“It is the supreme art of the teacher to awaken joy in creative expression and knowledge.” —Albert Einstein
As many of us end the semester with this year’s students, it is important to take time to reflect on our teaching year and celebrate the magical moments. We should also think about the ways we will improve our instructional practice next year.
Below are 5 ways innovative teachers are improving their curriculum to better engage their language learners. Test out a few of these ideas over the summer to decide which you would like to try next year.
1. Visual Sketchnoting
Sketchnoting is becoming the most popular way to take notes. Learners sketch out their notes, highlighting the main points and ideas they took away. They transform their notes into artworks by using various colors, lettering, icons, shapes, arrows, doodles, and drawings. Be inspired by the sketchnotes of language teachers, Sylvia Duckworth and Silvia Tolisano who also share how to begin sketchnoting. Find more resources in my note-taking bookmarks, including one of my favorite sketchnotes by Rebeca Zuniga based on Rusul Alrubail’s article, Blogging for English Language Learners.
Sketchnote on paper or on a tablet using various apps like Paper 53, Bamboo Paper, Inkredible, and Adobe Ideas. Use a stylus pen to easily write on your tablet. You can make one or find some inexpensive ones on Amazon. Try sketchnoting a Ted Talk, an article you’ve recently read, or podcast. Sketchnoting is a wonderful way to get your creative juices flowing and is brain-friendly. You don’t have to be an artist. Feel free to share your sketchnotes with us by leaving a link in the comments section.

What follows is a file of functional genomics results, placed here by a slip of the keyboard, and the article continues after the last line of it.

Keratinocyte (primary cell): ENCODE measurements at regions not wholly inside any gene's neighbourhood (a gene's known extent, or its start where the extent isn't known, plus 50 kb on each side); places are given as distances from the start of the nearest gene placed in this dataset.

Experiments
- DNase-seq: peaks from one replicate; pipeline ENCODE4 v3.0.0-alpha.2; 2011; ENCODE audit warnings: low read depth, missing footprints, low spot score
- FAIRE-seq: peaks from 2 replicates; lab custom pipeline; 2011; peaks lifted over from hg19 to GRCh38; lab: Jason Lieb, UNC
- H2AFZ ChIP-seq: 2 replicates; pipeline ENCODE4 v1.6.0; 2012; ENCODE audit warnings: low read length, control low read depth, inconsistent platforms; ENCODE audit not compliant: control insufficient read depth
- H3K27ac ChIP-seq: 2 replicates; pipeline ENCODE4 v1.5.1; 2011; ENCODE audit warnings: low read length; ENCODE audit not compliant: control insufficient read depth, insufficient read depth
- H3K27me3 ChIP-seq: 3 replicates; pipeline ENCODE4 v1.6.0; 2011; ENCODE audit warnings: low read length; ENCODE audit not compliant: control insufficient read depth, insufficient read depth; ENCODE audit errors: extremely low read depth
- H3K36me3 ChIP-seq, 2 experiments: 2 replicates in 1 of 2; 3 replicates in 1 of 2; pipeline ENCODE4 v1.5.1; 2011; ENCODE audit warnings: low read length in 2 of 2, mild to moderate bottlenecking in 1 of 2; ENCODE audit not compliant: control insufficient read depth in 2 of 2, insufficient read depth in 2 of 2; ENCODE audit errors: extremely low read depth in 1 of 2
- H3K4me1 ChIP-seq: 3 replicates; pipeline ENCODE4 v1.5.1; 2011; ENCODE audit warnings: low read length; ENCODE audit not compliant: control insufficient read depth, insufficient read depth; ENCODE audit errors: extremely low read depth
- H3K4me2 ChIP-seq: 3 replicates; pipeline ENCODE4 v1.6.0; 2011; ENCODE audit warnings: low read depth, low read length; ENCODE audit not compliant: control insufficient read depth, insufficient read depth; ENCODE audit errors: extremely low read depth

2. Digital Badging
If you’ve ever been part of the Girl Scouts or Boy Scouts, you will remember the excitement of receiving a patch marking your achievement of a skill. Teachers are using the same principle to motivate their learners to practice their english outside the classroom by giving them badges for different tasks like sketchnoting or playing a language game. Try creating a badge for tasks assigned as participation or extra credit. Use tools like Open Badges, Credly, and Makewaves to create and distribute badges. Find more resources in my Digital Badging bookmarks. If you are on Twitter, join us for #Badgechatk12 on Monday’s at 6pm Eastern. Don’t forget to share your digital badge with us in the comments section.
Get your students to present their research as visual masterpieces. Students can use free tools, like Blendspace, Educlipper, Pinterest, Scoop.It, and Storify to bookmark and categorize videos, articles, pdfs, images, and audio pertaining to a topic. These tools take social bookmarking and research to the next level by allowing students to place their research in the order they like within a board or gallery. These galleries display videos and images of the research and are visually pleasing. Use one of these tools to curate resources for a topic or unit. Share your gallery or board with us in the comments section. Discover more ways to help your students become digital researchers in this post, Research Writing with Digital Tools.
4. Infographics and Infopics
Data visualization helps language learners comprehend research, science, or math. With tools like Piktochart and Canva you can create visual posters of your data or any information. Try creating an infographic for one of the topics or display the class rules or netiquette as an infopic. Find inspiration in my Infographics bookmarks. Feel free to share your infographic with us in the comments section. In class, try having your language learners create a survey and display the results as an infographic.
Many schools are getting students to learn to code and program. Students learn how to give instructions by creating code and seeing the instruction come to life. Students can create games and learn code with programs and sites like Scratch, Hopscotch, Code Monkey, Code.org, and Code Academy. Try creating a game with code and share it with us in the comments section. In class, have your students create games for their peers to play.
Which idea will you try?
If you want to receive more of Shelly’s tips for online resources for teaching English, check out these posts!